DNA analyst: domestic dogs killed Brenda Hamilton
For more than two years, relatives and friends of Pantego resident Brenda Hamilton have been seeking answers about the 77-year-old’s death in February 2019.
They now have a better idea of which species of animal was responsible for her death. Recent findings submitted by a University of Florida DNA analyst show that domestic dogs attacked Hamilton on Feb. 15, 2019 while she was on a walk near her home, but those specific dogs still haven’t been identified.
Alerted to the scene by their two dogs, Hamilton’s neighbors found her in a ditch submerged up to her shoulders in water. Hamilton was suffering from severe injuries. She died at Vidant Health Center three days later.
Authorities said most of the evidence at the scene was lost in the water. The minimal evidence investigators found included a flashlight Hamilton had been carrying, as well as a dead nutria found near her body.
Western Carolina University biologists and Microtrace LLC analyzed the evidence, but couldn’t determine whether a wild or domesticated animal was responsible for the attack. Ginger Clark, a DNA analyst at the University of Florida’s William R. Maples Center for forensic medicine, started analyzing the evidence after that.
The two dogs that alerted Hamilton’s neighbors were known to accompany Hamilton on her walks. They were quarantined for 10 days following the incident, and investigators ultimately ruled the two dogs “not dangerous.”
Blood flakes were found on the flashlight recovered at the scene. In an email sent to Beaufort County Manager Brian Alligood last November, Clark said the samples from the flashlight “don’t match the known dogs,” adding that she was “still inclined to believe that other dogs were involved.”
Investigators conducted a neighborhood sweep in which they took DNA samples from 14 dogs near the site of the attack.
THE FINAL REPORT
In April, the Florida team submitted a final report of its findings. The Beaufort County Commissioners reviewed and discussed that report on Monday.
“It is my opinion that Mrs. Hamilton was attacked by dogs, this based on the physical blood splatter and DNA evidence,” Clark wrote in the report. “Based on the DNA evidence, none of the dogs submitted was likely involved. Based on the amount of physical damage to Mrs. Hamilton, it was probably multiple dogs, probably at least 50 or more pounds.”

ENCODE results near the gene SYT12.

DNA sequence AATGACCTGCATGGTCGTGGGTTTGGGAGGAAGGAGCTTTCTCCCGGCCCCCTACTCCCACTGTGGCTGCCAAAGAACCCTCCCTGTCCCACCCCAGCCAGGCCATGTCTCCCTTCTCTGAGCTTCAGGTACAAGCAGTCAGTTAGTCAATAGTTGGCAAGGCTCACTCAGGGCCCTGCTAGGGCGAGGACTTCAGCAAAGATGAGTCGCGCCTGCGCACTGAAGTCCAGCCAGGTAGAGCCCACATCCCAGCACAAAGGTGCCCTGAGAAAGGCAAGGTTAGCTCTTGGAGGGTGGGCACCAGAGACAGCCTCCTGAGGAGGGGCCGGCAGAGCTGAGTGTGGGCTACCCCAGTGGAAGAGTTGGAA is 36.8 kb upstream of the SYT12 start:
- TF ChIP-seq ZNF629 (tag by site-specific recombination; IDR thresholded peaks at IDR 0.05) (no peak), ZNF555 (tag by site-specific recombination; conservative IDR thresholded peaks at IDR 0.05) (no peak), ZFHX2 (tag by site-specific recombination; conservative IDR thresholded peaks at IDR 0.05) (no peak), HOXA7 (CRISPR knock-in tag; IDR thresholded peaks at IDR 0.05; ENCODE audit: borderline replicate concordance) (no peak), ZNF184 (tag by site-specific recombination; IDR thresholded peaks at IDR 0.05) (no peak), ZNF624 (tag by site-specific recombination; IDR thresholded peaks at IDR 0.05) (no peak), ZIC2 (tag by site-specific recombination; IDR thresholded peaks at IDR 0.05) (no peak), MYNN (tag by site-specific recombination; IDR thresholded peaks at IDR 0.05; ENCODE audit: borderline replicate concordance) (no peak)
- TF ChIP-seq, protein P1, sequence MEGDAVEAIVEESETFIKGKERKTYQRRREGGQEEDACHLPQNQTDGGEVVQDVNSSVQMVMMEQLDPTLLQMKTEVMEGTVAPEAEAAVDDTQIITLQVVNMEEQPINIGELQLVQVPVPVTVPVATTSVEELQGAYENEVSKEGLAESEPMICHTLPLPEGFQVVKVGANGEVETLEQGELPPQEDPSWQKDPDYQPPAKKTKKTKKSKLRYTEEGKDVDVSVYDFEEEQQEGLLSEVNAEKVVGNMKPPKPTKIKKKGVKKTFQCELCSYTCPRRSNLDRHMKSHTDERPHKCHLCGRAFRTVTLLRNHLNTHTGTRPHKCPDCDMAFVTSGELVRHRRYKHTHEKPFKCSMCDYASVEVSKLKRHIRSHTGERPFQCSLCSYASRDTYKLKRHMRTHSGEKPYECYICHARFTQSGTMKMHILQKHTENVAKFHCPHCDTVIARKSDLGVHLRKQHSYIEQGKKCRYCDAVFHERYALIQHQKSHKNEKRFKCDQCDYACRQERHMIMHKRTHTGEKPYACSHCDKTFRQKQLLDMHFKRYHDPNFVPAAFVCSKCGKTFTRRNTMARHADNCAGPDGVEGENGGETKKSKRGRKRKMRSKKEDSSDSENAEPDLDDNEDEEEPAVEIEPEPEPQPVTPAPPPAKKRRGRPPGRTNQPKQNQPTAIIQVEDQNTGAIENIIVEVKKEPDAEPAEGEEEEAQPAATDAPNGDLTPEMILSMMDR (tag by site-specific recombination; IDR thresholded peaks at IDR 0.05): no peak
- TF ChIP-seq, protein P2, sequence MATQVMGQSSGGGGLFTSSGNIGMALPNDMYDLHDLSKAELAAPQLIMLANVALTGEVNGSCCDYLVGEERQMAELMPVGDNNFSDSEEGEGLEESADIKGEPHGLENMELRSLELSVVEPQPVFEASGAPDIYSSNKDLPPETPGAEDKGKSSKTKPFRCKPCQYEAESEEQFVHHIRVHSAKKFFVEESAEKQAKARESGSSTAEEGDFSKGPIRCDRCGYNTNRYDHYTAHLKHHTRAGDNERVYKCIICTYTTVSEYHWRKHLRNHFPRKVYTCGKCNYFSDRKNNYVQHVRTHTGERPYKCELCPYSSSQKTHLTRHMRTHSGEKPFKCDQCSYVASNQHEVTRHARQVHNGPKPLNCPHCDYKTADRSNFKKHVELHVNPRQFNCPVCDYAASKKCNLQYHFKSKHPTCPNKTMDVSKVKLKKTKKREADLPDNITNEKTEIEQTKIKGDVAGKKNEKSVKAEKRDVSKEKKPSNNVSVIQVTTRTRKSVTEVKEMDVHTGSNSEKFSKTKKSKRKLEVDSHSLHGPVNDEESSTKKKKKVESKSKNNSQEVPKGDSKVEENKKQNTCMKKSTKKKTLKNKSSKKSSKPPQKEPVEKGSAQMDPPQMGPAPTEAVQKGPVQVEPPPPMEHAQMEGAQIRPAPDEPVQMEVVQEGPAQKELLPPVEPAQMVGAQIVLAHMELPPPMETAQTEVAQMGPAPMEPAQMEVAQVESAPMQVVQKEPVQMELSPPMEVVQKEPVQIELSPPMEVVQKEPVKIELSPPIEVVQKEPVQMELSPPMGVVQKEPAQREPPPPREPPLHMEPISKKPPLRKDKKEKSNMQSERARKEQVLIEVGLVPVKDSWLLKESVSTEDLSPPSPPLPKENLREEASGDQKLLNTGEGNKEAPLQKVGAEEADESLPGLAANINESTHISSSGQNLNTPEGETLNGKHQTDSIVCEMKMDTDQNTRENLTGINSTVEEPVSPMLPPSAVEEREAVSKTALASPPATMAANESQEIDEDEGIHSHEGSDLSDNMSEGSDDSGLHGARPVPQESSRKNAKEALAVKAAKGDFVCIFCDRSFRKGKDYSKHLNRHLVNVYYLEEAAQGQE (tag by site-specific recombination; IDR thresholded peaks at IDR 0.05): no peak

Clark said her analysis narrowed the field of species to domestic dogs. She mentioned polymerase chain reaction tests, a technique used to detect genetic material.
“All the evidence items that generated PCR products associated with species, were determined to be Canis lupus familiaris, domestic dog,” the report reads. “The marker used for this assay detects wolf, fox and coyote DNA as well as dog DNA. No evidence was found of any canid other than domestic dog. All the evidence samples were also PCR amplified using markers specific for felids, large and small, and bears. There was no evidence of felids or bears on any of the evidence. I feel confident that these animals were not involved in this incident. I have found evidence of ONLY domestic dog.”
The final report document is viewable within the agenda packet for the commissioners’ June 7 meeting. View that packet at https://co.beaufort.nc.us/downloads/agendas.
Commissioner Hood Richardson said he was hoping for a “much better answer” than what the report detailed.
“Quite frankly, I think we blew it on forensics,” Richardson said. “I called the lady that did this work. If you read the report, you can see that she’s straining and struggling for samples. And I just don’t think we sampled the site properly for DNA. We didn’t cordon off the site. I think we mishandled the samples when we turned them over to the feds, who had zero jurisdiction in the matter.
“… I’m very disappointed in the results of the report,” Richardson added. “I feel for the family. I get all over the county. I get in the woods all over the county. People that work for me get in the woods all over the county. We’ve never had a report of a domestic pack of dogs that would try to attack somebody. That’s not to say that they’re maybe not here, but the results from the DNA work are very, very, very inconclusive.
Board Chairman Frankie Waters expressed concern about the existence of wild dogs in the county.
“I have heard hunters talk about seeing wild dogs in the woods when they’re hunting,” Waters said.
“I think it’s the best that we can do,” Waters added. “I think that we’ve exhausted and we’ve done what I think the public and the citizens in that area, and hopefully over the county, has asked us to do. It’s not the answer that some people want, and I don’t think, like Hood says, that we control the final conclusion.